To Hate Like This Is to Be Happy Forever: A Thorou USED BOOK
An obsessively personal history of the blood feud between North Carolina’s and Duke’s basketball teams and what that rivalry says about class and culture in the South
The basketball rivalry between Duke and North Carolina is the fiercest and longest-running blood feud in college athletics, and perhaps in all of sports. To legions of otherwise reasonable adults, it is a conflict that surpasses athletics; it is rich against poor, locals against outsiders, even good against evil. In North Carolina, where both schools reside, it is a way of aligning oneself with larger philosophic ideals—of choosing teams in life—a tradition of partisanship that reveals the pleasures and even the necessities of hatred.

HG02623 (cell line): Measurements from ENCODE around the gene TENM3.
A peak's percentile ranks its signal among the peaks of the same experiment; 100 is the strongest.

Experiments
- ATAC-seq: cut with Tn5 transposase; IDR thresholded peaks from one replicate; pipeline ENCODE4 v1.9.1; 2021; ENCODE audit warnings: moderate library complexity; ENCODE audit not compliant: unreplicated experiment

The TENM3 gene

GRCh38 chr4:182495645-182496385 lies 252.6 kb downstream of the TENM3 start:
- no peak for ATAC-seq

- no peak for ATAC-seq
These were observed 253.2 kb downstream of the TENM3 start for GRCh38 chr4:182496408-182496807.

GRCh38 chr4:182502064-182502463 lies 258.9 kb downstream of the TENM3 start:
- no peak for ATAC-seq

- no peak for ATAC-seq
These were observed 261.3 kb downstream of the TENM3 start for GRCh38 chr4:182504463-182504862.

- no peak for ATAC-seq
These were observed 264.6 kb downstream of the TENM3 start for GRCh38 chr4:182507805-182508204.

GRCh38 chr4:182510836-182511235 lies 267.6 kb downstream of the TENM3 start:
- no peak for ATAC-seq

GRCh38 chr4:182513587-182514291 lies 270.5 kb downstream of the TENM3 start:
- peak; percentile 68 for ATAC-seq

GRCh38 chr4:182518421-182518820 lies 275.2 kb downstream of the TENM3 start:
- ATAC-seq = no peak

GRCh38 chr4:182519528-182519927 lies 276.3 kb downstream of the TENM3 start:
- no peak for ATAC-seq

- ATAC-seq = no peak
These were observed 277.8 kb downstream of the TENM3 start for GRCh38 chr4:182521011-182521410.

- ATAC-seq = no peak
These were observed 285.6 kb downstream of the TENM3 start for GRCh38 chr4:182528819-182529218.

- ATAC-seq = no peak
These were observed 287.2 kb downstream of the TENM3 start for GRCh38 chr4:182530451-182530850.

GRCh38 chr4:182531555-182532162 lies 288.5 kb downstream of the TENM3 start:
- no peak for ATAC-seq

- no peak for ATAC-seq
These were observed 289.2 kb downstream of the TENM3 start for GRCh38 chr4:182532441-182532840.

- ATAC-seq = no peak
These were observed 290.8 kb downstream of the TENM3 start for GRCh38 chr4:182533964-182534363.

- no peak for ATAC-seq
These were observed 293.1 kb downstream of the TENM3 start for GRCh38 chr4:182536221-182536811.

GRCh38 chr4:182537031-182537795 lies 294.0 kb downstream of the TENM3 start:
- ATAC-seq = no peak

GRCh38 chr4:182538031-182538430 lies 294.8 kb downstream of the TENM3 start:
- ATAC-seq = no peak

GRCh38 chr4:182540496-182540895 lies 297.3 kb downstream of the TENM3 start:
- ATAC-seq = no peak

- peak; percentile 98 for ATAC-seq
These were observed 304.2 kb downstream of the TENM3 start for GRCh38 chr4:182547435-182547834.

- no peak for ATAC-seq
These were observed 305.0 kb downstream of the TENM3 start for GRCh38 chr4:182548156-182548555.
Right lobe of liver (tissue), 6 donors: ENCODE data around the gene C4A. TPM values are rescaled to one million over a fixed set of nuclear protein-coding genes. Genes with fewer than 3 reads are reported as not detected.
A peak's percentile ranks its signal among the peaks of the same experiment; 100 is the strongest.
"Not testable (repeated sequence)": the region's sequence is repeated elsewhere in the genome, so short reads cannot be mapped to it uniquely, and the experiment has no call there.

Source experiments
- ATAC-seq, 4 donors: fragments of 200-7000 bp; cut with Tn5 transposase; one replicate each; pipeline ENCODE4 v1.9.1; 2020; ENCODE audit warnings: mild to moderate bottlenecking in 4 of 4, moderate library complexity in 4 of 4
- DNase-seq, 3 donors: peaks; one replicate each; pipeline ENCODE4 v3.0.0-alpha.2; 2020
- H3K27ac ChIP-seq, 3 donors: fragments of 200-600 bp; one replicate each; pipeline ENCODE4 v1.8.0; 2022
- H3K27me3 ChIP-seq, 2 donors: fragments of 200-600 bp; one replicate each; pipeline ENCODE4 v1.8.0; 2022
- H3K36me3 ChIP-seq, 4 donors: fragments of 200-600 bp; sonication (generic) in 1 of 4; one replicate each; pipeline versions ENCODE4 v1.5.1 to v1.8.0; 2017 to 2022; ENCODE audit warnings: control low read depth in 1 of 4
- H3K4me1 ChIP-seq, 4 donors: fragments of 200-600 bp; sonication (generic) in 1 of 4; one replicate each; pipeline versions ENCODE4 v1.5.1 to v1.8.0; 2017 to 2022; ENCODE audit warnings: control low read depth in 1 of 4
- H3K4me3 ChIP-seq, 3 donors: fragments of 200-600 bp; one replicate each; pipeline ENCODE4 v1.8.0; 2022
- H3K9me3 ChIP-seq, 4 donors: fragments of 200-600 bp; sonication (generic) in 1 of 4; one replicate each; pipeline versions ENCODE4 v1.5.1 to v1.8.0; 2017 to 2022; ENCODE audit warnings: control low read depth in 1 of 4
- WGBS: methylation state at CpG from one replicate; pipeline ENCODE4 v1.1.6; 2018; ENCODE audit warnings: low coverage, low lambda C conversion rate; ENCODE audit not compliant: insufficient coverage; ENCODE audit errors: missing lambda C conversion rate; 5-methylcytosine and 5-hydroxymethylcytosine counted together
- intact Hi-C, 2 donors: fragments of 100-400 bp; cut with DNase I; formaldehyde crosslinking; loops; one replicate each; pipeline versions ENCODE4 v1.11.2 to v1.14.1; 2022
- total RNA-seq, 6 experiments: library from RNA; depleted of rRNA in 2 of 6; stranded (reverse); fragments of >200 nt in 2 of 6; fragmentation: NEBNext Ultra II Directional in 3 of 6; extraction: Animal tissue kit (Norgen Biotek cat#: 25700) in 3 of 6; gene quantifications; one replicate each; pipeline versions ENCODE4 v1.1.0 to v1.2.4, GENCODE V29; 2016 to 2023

As the season unfolds, Blythe, the former longtime literary editor of Esquire and a lifelong Tarheels fan, will immerse himself in the lives of the two teams, eavesdropping on practice sessions, hanging with players, observing the arcane rituals of fans, and struggling to establish some basic human kinship with Duke’s players and proponents. With access to the coaches, the stars, and the bit players, it is both a chronicle of personal obsession and a record of social history.